It looks like a ghost heart. And it feels a little like Jello.
—Doris Taylor, bioengineer
On the radio show Speaking of Faith, researcher Doris Taylor is telling us how to build... [+]
We drove south on York Road, passing the large brick house that always stole my attention. I peered past my mother’s arms and the steering wheel, to take another long, unblinking look. The exterior was almost completely hidden by overgrown trees and vines, also hiding acres and acres of unseen farmland. If someone didn’t know it was there, they would probably miss it the first twenty times they drove by.
“What’s that on that house?” I asked. I was a nine-year-old, chubby cheeked girl with sloppy hair in a tight ponytail. Despite many repeated questions, I was still unable to hold back.
“What do you mean?” spat my mother. Her eyebrows flexed downward and pointed at her nose.
“The glass thing on the side?” I half-asked back.
The brick house had a two-story greenhouse attached to the side of it, but it was empty.
Mom wouldn’t talk about it though. All I got out of her once was: “bad things happened there.” And when I asked about it again, she denied ever saying so much.
“I don’t know what you’re talking about,” she told me, and “I never said that,” she lied, when I asked about what bad things could ever happen in a house so big and so different from what everyone else had. To my tiny brain, the glass walls made it feel magical, and an unknown part of me longed for it.
We drove down dark pavement. In the center was a bright, yellow double line with very few and far between breaks for passing. I was once told the original roads were built with logs, and that the hills were flat on top so the horses who pulled carriages had time to rest before climbing to another steep height.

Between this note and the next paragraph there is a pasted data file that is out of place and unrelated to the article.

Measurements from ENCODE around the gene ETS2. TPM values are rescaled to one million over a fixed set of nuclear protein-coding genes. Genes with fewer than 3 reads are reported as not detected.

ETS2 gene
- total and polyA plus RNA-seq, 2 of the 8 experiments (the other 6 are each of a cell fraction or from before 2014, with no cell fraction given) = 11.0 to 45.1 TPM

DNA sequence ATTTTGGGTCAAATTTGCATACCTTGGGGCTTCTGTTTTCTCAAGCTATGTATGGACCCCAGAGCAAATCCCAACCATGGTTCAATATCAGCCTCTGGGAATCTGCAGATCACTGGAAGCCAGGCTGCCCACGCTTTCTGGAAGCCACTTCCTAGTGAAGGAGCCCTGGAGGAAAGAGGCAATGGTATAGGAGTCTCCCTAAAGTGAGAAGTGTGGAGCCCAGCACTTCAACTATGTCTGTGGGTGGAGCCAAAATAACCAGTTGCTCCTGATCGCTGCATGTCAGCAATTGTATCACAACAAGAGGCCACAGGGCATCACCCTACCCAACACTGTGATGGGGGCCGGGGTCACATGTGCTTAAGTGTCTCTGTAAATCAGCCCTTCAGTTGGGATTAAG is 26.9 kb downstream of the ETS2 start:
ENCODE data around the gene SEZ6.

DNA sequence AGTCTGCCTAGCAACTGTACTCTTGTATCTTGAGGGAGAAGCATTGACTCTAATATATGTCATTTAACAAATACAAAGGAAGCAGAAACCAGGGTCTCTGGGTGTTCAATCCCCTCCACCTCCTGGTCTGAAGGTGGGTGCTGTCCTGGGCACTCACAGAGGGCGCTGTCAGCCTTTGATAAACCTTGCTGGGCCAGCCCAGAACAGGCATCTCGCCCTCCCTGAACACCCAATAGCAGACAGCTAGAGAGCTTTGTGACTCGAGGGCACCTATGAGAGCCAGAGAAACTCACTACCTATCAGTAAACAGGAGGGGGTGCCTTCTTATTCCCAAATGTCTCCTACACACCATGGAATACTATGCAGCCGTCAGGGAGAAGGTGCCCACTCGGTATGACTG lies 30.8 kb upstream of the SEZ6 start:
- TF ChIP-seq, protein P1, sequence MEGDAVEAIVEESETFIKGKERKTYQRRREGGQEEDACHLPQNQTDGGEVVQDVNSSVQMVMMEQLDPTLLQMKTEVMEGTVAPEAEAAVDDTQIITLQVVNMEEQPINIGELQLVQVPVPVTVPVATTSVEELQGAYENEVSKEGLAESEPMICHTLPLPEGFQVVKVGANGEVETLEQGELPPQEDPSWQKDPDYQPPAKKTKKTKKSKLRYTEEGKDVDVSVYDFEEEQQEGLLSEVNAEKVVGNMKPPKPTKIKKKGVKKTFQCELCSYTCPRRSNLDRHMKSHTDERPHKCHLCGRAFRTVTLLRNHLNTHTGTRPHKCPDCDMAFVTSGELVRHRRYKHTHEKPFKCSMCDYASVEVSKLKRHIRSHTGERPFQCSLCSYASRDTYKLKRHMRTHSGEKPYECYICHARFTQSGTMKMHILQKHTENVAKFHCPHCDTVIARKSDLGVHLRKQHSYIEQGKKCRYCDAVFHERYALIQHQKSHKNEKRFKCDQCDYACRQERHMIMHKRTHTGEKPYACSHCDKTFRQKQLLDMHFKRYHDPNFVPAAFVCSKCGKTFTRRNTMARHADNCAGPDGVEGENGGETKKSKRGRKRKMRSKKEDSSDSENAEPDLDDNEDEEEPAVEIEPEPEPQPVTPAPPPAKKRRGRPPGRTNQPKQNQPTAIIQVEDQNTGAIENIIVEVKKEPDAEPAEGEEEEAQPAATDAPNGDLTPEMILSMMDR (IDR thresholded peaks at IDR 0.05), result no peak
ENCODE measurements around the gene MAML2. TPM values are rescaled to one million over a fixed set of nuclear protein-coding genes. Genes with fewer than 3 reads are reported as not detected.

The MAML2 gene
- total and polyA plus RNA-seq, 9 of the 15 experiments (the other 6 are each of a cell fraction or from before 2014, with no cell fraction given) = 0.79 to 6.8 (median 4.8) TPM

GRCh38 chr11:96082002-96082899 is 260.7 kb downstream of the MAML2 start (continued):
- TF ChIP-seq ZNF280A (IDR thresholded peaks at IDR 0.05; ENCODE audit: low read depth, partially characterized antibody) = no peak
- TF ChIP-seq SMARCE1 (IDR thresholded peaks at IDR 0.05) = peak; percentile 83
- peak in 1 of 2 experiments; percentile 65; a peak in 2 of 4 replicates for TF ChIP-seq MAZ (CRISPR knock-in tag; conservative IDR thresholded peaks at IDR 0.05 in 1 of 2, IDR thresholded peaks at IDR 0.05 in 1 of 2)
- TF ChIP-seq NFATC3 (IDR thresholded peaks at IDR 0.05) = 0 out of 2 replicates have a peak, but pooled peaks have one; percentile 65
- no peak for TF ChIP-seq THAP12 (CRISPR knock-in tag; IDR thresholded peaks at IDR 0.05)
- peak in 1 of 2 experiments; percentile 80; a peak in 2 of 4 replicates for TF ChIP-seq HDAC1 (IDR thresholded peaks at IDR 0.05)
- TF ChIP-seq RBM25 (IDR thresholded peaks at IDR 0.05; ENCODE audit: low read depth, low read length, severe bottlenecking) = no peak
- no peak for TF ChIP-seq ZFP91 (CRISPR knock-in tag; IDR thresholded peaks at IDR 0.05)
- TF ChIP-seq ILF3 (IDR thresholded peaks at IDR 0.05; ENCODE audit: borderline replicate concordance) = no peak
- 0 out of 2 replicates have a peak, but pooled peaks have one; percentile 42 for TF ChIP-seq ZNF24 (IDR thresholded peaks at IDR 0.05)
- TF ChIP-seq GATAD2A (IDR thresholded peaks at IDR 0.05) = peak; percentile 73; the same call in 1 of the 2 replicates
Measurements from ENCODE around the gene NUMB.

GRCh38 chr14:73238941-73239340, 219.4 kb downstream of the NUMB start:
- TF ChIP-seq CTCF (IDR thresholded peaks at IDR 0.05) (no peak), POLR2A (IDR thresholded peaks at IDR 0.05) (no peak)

From my window, the road cut straight through the landscape, past beautiful historic homes of rock, siding, or wood. There were giant fields belonging to old family farms, ones with silos and old abandoned barns, taken back by nature and weeds. We drove by stands of trees and private woods, down towards the city, but not quite. We never really went into the city, just the edges of it.
The powerlines hung on poles high above us, like a link to civilization or a rope to follow to find our way, both in and out.
Our town was small. It was a one stoplight town, and despite all of the side glances I got when I was little, at the time, it felt like home. I loved how the limbs hung over the cars, creating tunnels of vibrant, green leaves and strong, arm-like branches. I loved hiking by the Gunpowder or swimming in creeks and streams. I loved it all.
It wasn’t even on the map for the longest time, but that all changed after the 90s ended and housing development after housing development sprang up like Pop-Tarts from some kind of impossible toaster. What was once rolling grasslands of serenity and a patchwork of hues, a radiant aura of crisp autumn smells, and meticulous apple orchards, became giant, boxy homes on tiny plots, and hill after hill of orange dirt. They came like chicken pox: after one development marred the earth, two followed in tow. The dotted land looked cheapened, while men somewhere else lined their pockets.